I'm getting increasingly fed up with the free or low-cost ISPs and their business models. I'm talking here about the TalkTalk broadband service from Carphone Warehouse and Orange plus Sky broadband.
These services are a great for the masses who want to do simple Internet stuff such as Web surfing, emailing and the occasional FTP download from a company server.
But they are built down to a price. TalkTalk's service, for example, is heavily contended, which means that users' speeds drop to 100 to 200 Kbps at peak times, and customer support is all but impossible to get through to (I speak from experience).
Sky's broadband service, meanwhile, logs users out if they don't transmit or receive any packets in a ten minute period. Logging back in then takes several attempts, presumably because of the many people accessing the service at peak times.
Orange's broadband service goes one stage further, actively blocking out blocks of IP addresses which are used for Internet gaming and (potentially illegal) file-sharing.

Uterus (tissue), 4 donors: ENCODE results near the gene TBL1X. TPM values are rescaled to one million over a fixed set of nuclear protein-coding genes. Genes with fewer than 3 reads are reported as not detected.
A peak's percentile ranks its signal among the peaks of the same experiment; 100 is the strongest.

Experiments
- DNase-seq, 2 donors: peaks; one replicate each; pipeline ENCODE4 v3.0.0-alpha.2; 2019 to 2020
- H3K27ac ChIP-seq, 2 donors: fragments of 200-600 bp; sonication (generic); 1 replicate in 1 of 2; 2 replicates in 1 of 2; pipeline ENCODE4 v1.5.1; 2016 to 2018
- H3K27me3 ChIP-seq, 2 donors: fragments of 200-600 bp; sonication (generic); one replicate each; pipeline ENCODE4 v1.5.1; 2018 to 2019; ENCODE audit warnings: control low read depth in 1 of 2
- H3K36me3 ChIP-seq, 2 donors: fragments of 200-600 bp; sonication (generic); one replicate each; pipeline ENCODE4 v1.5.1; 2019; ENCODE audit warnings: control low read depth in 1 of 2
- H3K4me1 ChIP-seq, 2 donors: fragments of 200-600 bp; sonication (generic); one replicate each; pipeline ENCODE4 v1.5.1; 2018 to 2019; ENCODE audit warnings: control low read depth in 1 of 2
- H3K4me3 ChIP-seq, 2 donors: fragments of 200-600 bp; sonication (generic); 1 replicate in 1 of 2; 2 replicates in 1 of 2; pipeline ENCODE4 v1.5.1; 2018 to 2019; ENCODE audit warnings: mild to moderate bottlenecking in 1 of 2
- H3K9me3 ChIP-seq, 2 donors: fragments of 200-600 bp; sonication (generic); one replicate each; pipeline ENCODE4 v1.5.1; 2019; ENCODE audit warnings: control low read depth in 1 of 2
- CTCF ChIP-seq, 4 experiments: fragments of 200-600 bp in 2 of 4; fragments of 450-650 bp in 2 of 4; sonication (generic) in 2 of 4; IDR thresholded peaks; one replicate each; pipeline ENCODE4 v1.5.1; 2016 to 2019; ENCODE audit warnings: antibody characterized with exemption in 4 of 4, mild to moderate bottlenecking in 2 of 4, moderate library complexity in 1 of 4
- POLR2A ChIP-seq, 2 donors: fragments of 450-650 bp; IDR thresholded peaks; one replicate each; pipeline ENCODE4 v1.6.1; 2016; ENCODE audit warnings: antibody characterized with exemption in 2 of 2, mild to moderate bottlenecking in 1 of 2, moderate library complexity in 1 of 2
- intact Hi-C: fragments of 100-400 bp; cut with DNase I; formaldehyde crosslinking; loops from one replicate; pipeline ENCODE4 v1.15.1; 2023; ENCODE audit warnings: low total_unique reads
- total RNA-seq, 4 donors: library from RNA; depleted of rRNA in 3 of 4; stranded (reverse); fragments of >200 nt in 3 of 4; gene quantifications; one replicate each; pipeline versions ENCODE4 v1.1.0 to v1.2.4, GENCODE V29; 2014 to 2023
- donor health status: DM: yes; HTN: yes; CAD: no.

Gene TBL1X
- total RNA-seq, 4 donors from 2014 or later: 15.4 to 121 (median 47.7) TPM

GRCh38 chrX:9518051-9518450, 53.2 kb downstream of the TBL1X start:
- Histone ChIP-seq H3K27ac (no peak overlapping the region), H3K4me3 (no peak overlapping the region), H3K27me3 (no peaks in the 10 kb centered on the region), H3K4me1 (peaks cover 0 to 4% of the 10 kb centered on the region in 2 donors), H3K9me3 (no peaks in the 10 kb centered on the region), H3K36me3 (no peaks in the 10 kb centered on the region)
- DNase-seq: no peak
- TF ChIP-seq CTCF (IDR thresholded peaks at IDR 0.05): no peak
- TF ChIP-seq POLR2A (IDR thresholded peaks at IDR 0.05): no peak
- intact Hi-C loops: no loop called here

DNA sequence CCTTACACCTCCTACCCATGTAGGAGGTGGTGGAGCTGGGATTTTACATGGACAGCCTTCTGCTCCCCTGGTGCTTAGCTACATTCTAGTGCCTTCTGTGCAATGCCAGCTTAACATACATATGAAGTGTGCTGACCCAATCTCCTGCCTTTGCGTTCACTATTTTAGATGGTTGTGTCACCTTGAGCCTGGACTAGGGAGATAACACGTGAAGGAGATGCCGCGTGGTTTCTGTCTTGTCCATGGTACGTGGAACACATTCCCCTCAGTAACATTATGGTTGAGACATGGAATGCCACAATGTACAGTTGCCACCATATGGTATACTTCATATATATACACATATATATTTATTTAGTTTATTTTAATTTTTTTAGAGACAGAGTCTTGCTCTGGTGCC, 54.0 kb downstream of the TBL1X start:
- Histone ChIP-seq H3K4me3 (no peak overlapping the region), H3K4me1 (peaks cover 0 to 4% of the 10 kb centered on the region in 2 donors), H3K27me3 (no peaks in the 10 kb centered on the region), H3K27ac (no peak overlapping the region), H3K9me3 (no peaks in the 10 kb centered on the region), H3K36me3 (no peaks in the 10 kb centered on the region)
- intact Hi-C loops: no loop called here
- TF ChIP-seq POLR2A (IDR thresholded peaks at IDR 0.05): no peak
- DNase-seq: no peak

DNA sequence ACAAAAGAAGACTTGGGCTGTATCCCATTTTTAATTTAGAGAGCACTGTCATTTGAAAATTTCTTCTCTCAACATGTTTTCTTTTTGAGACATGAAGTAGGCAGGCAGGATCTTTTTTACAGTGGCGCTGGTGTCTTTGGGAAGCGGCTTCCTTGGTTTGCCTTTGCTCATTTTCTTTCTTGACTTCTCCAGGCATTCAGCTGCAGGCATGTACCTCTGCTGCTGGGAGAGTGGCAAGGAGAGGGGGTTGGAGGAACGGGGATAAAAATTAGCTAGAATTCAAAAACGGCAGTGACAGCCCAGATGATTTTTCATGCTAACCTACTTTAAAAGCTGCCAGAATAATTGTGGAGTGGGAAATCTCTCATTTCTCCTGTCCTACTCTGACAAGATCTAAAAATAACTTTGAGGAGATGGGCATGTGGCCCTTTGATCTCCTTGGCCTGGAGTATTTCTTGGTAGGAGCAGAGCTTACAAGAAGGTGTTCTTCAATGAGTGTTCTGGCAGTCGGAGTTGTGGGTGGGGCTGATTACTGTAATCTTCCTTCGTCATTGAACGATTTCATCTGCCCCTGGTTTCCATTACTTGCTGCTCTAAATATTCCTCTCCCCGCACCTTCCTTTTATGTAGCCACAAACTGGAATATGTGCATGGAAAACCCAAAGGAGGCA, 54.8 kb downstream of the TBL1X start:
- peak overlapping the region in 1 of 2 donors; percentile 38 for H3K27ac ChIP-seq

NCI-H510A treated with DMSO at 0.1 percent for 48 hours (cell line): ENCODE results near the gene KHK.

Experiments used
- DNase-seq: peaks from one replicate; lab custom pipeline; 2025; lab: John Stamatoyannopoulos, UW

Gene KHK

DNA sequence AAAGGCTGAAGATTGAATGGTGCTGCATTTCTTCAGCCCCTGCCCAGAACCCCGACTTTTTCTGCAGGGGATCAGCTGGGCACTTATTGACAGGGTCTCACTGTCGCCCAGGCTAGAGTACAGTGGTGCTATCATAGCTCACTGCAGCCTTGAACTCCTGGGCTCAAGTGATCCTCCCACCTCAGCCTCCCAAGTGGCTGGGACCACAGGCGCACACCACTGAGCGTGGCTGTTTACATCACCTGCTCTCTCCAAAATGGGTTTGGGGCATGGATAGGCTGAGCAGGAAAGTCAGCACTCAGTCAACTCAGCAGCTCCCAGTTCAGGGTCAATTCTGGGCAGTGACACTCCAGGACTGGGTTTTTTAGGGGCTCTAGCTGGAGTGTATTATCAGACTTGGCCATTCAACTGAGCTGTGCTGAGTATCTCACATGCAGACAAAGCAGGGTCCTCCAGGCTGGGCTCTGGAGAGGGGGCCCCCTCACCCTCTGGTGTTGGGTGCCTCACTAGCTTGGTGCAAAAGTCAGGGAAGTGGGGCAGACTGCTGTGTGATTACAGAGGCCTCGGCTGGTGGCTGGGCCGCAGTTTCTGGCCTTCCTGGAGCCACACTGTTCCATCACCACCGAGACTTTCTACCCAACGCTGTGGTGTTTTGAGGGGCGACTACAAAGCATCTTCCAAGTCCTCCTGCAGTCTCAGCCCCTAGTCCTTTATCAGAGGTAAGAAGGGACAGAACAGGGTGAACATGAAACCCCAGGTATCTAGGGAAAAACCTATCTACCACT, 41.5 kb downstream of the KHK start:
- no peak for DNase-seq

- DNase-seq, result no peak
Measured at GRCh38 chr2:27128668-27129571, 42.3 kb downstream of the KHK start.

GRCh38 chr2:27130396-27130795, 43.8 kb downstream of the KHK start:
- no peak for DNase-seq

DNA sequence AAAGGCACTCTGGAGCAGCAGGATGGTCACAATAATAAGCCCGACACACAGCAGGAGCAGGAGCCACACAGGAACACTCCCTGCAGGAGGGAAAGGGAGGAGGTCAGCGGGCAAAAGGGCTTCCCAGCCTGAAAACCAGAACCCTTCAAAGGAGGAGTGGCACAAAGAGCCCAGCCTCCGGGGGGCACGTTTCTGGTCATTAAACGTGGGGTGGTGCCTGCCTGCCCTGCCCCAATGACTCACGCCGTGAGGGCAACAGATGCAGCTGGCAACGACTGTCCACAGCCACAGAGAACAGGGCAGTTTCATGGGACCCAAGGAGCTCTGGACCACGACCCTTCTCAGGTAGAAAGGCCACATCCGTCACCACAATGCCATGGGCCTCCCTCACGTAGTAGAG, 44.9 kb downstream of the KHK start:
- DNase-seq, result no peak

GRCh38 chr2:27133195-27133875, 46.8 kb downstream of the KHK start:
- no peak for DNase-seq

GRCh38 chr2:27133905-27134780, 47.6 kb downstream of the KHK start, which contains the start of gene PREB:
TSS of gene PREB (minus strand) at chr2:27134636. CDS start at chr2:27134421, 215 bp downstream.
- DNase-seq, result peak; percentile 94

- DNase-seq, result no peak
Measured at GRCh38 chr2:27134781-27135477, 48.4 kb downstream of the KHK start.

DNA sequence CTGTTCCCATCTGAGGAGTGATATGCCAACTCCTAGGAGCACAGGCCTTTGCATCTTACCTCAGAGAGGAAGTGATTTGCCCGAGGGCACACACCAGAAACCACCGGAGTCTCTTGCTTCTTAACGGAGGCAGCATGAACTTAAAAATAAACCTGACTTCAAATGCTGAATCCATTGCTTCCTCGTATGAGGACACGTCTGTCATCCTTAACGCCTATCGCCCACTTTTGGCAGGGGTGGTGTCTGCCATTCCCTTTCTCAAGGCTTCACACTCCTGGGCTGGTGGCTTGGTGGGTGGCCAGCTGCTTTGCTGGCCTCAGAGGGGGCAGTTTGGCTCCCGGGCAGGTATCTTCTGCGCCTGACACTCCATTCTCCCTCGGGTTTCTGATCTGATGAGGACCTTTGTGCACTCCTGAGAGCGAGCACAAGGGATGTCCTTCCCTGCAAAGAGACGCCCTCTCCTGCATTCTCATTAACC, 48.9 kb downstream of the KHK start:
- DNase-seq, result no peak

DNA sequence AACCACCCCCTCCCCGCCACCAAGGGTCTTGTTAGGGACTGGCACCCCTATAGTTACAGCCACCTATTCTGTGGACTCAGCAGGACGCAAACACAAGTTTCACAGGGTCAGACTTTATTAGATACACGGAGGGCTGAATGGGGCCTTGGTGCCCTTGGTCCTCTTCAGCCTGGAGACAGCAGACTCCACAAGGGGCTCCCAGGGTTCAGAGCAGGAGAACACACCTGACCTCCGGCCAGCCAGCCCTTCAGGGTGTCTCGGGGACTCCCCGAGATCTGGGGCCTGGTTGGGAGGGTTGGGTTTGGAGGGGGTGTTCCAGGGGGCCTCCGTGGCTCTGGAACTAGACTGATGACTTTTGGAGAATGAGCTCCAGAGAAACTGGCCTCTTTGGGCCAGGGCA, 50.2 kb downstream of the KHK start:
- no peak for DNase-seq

All these problems I've experienced directly, after being called in to help friends and colleagues who are tearing their hair out trying to get their service working properly.
This week I was hooked up to the O2 high-speed broadband service at home, which uses ADSL2-Plus technology to achieve downstream speeds of up to 20 Mbps downstream and 1.3 Mpbs upstream.
Great speeds - great prices - but I can't send email via third-party company mail servers, as I've discovered that O2's partner, Be Internet, blocks advanced IP requests of this nature, presumably to cut down on support issues.
So here's this week's rant against the free and budget broadband ISPs - I wish they were more upfront in the limitations of their service, rather than claiming to be right up there amongst the big boys.